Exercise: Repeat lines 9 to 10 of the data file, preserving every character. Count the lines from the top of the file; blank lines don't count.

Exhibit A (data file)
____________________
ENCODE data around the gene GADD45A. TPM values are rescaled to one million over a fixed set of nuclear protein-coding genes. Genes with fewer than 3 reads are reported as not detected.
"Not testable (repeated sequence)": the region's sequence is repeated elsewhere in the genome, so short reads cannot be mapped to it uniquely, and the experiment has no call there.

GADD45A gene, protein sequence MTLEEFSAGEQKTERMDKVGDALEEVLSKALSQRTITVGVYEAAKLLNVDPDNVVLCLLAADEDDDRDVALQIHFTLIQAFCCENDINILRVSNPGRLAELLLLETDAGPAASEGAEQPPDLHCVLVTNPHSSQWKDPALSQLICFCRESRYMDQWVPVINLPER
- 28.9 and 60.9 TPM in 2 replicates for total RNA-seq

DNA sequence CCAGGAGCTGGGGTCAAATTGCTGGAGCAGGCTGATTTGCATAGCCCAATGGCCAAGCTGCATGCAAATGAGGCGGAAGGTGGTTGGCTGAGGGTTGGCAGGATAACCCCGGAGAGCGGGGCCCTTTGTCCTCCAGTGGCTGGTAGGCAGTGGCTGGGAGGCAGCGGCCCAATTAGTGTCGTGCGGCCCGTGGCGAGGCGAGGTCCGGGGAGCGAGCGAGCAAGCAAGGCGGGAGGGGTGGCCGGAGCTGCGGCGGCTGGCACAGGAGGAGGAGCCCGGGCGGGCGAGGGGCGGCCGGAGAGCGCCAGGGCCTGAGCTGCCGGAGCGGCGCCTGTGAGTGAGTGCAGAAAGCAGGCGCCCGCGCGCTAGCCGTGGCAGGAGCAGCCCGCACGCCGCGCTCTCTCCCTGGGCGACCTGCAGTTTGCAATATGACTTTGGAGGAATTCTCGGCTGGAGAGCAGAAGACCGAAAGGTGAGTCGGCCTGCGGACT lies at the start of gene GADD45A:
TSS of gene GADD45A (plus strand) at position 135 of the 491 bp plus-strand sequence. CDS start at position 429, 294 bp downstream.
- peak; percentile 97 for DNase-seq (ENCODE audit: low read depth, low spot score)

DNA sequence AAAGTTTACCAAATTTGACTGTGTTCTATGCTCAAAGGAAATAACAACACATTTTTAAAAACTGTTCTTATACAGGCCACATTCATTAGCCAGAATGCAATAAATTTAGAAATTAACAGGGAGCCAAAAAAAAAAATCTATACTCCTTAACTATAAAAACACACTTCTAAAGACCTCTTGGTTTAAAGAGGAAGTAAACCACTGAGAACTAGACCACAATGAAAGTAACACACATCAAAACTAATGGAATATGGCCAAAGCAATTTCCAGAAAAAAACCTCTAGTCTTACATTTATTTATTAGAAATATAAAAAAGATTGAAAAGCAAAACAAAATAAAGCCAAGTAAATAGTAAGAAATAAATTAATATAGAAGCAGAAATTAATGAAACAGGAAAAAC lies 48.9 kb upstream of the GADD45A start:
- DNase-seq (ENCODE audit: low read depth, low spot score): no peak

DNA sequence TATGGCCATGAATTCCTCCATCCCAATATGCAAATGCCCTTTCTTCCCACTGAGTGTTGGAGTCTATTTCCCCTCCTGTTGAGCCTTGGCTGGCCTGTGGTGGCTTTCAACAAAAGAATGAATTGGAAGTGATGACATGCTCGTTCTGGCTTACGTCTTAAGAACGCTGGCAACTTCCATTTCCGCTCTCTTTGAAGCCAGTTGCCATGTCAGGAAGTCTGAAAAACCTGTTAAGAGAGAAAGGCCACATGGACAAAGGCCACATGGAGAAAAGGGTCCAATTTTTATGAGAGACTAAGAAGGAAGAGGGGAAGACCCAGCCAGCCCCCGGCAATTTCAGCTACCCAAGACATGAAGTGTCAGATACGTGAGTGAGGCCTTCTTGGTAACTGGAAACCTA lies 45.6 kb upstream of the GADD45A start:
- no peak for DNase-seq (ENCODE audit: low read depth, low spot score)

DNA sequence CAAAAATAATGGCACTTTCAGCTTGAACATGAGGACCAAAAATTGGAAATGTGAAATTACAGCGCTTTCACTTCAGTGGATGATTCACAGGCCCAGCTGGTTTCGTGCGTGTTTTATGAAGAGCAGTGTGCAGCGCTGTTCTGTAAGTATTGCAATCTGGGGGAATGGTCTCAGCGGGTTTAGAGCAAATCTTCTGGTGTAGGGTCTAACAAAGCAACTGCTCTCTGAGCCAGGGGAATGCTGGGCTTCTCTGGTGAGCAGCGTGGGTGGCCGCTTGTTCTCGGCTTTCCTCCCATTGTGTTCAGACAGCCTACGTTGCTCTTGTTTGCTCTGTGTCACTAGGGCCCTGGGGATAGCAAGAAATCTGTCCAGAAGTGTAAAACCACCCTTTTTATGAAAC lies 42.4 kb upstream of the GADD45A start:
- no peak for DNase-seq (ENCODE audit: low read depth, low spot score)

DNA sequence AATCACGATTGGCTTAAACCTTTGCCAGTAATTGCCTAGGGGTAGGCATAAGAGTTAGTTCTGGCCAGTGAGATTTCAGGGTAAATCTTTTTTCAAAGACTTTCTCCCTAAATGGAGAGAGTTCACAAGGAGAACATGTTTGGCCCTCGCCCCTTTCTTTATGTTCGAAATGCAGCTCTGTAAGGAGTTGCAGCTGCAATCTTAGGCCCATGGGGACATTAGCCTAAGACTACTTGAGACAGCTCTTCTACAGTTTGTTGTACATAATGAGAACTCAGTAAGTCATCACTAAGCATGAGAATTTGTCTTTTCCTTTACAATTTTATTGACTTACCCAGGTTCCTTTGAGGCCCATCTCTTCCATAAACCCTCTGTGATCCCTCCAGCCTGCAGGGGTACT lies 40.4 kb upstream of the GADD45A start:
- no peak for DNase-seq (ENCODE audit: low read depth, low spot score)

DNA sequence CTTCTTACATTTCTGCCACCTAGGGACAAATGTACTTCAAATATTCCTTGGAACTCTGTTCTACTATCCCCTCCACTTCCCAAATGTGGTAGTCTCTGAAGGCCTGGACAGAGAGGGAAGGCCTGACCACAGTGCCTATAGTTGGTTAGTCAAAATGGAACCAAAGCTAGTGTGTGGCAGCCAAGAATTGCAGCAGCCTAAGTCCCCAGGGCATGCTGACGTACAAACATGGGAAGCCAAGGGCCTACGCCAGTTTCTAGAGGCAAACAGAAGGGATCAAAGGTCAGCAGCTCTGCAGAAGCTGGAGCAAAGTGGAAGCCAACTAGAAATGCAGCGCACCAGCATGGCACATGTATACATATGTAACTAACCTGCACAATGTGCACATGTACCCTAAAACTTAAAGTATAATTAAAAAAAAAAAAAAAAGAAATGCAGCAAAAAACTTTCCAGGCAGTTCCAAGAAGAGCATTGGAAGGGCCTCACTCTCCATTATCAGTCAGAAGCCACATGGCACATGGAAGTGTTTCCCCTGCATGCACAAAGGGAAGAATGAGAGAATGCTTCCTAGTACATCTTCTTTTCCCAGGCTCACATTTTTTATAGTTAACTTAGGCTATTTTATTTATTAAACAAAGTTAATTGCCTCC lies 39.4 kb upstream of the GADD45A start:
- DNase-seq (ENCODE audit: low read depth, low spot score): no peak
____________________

- DNase-seq (ENCODE audit: low read depth, low spot score): no peak

DNA sequence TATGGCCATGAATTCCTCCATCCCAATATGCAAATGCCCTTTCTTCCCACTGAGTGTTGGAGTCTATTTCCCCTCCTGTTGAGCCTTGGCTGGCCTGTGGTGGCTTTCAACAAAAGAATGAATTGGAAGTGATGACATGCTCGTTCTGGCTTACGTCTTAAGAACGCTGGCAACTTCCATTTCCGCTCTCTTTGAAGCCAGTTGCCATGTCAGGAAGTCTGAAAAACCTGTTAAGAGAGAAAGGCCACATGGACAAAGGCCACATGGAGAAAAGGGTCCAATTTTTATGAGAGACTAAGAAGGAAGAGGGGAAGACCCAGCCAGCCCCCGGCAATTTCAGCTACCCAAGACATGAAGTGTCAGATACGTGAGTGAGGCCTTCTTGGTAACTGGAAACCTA lies 45.6 kb upstream of the GADD45A start: